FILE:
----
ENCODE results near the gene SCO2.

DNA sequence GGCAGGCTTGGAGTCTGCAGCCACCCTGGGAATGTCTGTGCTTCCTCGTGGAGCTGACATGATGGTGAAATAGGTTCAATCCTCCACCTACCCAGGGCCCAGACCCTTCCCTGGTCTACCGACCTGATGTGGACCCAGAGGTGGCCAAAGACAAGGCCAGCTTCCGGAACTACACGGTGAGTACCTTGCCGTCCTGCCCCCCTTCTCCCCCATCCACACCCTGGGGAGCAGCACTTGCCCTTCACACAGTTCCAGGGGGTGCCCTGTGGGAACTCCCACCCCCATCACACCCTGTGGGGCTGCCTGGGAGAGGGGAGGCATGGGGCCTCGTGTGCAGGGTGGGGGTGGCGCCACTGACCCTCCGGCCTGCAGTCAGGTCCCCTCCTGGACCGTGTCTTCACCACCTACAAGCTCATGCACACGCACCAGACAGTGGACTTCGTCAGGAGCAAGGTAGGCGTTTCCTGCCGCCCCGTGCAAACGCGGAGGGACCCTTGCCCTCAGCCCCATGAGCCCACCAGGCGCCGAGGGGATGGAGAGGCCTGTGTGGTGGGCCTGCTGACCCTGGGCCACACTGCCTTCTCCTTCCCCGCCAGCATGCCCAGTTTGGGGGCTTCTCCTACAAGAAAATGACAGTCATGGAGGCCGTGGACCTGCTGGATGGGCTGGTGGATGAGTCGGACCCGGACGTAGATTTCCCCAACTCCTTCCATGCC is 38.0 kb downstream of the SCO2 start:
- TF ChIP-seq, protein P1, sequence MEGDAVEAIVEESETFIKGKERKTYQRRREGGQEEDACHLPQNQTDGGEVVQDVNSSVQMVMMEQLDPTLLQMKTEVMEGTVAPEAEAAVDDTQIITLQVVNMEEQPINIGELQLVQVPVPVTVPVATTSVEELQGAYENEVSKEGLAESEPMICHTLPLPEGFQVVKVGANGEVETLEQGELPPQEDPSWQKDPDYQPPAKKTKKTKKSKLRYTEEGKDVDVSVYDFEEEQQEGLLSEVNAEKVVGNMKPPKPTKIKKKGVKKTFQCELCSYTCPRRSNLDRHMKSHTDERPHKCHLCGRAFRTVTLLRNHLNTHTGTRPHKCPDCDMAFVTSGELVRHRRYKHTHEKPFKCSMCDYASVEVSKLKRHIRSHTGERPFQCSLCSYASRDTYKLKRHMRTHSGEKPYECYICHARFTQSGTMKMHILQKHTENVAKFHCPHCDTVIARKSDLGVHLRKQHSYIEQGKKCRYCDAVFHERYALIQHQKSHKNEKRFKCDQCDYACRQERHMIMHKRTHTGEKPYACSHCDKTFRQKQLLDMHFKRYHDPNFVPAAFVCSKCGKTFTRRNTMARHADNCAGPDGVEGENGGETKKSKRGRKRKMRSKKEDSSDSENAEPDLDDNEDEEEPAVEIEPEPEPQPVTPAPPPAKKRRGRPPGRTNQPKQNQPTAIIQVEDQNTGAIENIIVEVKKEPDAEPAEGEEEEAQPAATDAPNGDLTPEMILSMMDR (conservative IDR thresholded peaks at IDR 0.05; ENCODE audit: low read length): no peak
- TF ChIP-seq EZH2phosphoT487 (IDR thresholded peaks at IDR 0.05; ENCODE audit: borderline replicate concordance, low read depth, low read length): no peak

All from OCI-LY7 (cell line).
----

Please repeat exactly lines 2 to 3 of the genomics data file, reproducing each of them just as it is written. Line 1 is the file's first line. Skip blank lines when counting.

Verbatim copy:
DNA sequence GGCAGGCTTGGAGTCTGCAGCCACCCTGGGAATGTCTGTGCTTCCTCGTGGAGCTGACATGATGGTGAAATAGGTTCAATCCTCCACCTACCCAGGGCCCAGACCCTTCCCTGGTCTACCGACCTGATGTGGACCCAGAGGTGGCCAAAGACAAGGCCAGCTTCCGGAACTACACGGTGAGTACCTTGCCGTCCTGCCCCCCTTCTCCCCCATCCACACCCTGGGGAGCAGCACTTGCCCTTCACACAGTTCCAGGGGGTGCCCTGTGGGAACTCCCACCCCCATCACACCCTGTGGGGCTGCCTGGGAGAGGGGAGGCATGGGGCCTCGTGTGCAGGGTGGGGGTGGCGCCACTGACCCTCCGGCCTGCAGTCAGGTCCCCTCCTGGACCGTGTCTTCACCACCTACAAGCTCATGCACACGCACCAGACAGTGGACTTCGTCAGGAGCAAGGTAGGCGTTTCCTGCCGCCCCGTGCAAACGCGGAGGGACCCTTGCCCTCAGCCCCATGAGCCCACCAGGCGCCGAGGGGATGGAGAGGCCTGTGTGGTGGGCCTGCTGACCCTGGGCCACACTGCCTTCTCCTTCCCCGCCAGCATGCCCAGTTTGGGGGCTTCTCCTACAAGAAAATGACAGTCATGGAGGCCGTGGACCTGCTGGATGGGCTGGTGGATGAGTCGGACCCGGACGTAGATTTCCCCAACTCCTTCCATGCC is 38.0 kb downstream of the SCO2 start:
- TF ChIP-seq, protein P1, sequence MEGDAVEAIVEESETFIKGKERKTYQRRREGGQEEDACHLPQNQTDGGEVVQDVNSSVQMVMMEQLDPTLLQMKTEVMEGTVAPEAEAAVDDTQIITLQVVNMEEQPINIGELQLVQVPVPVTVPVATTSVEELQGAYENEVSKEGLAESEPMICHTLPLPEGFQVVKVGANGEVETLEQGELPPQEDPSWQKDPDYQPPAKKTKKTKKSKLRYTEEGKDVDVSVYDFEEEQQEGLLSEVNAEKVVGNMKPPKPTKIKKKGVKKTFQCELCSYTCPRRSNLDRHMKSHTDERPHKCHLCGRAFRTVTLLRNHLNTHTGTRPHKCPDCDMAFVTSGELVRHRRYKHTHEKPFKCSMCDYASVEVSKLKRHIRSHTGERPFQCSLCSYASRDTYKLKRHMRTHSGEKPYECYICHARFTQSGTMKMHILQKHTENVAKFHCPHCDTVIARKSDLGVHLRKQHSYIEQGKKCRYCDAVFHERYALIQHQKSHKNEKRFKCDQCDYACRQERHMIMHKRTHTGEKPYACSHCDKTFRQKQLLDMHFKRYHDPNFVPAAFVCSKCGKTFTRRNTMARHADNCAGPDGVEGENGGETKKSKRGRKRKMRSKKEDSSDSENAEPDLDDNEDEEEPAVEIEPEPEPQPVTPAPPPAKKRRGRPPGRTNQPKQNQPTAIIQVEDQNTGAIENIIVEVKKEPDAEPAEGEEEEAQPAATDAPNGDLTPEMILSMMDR (conservative IDR thresholded peaks at IDR 0.05; ENCODE audit: low read length): no peak